Alibi V.13 No.25 • June 17-23, 2004 

Culture Shock

I'm folk. You're folk. He's folk. She's folk. Folk music, folk art and folk culture can be made and played by anyone. That's the beauty of it. Last year, I had the pleasure of attending the Albuquerque Folk Festival, and I have to tell you I had a sweet banjo-pickin' good time from morning 'til night.

This year, the event will be held on Saturday, June 19, from 11 a.m. to 11 p.m. at Expo New Mexico (formerly known as the State Fairgrounds). Organizers of the festival encourage anyone and everyone to participate. Workshops on how to sing, dance and play music on all kinds of different instruments occur all day long and are specially tailored for both beginners and crusty old pros.

You can also take in plenty of great live music by the likes of Atomic Grass, Fast Peso String Band, Michael Chapdelaine, Elliott's Ramblers and many other fine performers. Vendors will be hawking everything from grub and drink to books and instruments.

One of the most enjoyable parts of the festival is when people who've never met each other whip out a bunch of random instruments and start jamming together on the grass. This kind of spontaneous musical mixing happens all day long, so don't hesitate to bring your guitar, mandolin, banjo, harmonica, penny whistle, spoons or whatever other racket-making artifact you might have along with you. If you don't feel like lugging your massive stand-up bass around the festival, just drop it off at the instrument check booth.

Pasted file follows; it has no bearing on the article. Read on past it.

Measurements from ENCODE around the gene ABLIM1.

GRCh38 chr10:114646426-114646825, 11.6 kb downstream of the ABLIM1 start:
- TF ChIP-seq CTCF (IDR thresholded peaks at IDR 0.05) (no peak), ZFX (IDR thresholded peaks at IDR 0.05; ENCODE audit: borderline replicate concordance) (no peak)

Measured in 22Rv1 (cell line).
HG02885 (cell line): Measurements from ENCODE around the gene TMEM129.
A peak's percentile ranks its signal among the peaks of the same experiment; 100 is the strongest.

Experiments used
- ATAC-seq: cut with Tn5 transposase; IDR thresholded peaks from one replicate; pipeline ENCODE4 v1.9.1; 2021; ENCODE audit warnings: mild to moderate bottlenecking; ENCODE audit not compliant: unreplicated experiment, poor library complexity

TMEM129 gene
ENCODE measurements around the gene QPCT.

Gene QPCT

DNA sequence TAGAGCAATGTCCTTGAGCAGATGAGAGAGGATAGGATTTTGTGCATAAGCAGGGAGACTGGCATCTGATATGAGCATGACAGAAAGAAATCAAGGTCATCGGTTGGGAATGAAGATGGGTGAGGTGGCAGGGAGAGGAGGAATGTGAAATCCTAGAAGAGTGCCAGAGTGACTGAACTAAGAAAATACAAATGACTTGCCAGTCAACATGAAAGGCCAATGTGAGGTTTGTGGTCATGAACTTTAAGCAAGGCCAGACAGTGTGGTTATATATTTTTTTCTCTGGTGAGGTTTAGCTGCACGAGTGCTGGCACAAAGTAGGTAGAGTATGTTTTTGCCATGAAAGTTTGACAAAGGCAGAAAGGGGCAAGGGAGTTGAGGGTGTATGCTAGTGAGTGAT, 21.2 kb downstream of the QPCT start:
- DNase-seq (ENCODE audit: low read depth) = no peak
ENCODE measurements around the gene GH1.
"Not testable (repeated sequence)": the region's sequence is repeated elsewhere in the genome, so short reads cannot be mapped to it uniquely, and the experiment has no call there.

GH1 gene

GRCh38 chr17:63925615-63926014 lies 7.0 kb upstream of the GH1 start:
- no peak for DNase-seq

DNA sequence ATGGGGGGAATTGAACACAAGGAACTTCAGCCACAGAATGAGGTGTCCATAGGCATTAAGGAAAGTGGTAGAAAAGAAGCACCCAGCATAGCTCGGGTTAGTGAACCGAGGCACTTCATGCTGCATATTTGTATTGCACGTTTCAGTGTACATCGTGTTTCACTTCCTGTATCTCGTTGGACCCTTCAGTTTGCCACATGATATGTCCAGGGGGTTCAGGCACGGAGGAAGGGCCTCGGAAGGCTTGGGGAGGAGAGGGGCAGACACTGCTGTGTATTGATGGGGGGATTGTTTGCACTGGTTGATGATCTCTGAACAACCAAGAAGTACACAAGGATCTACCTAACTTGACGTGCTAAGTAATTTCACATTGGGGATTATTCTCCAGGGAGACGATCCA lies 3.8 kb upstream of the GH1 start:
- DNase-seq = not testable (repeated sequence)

Tickets are $8 general, $6 seniors, $3 kids 6 to 12, free kids 5 and under. If you buy your tickets in advance, they only cost $5. Call 822-0855 for more information.

Over the last several centuries, countless roving individuals and groups have passed through the Southwest and interacted with native populations. Thankfully, many Anglo explorers left records of their impressions. Figures such as John Wesley Powell, Helen Hunt Jackson and Charles Fletcher Lummis painted, photographed and wrote about the indigenous people they encountered.

Martin Padget's new book, Indian Country: Travels in the American Southwest, 1840-1935 (UNM Press, hardcover, $37.95), compiles many of these documents and artifacts to create a portrait of the Southwest during a particularly tumultuous period in our regional history. Padget will make an appearance this Saturday, June 19, at 7 p.m. at the Petroglyph National Monument's Las Imagenes Visitor Center (4735 Unser Blvd. NW) to discuss his important book. For details, call 899-0205 ext. 337.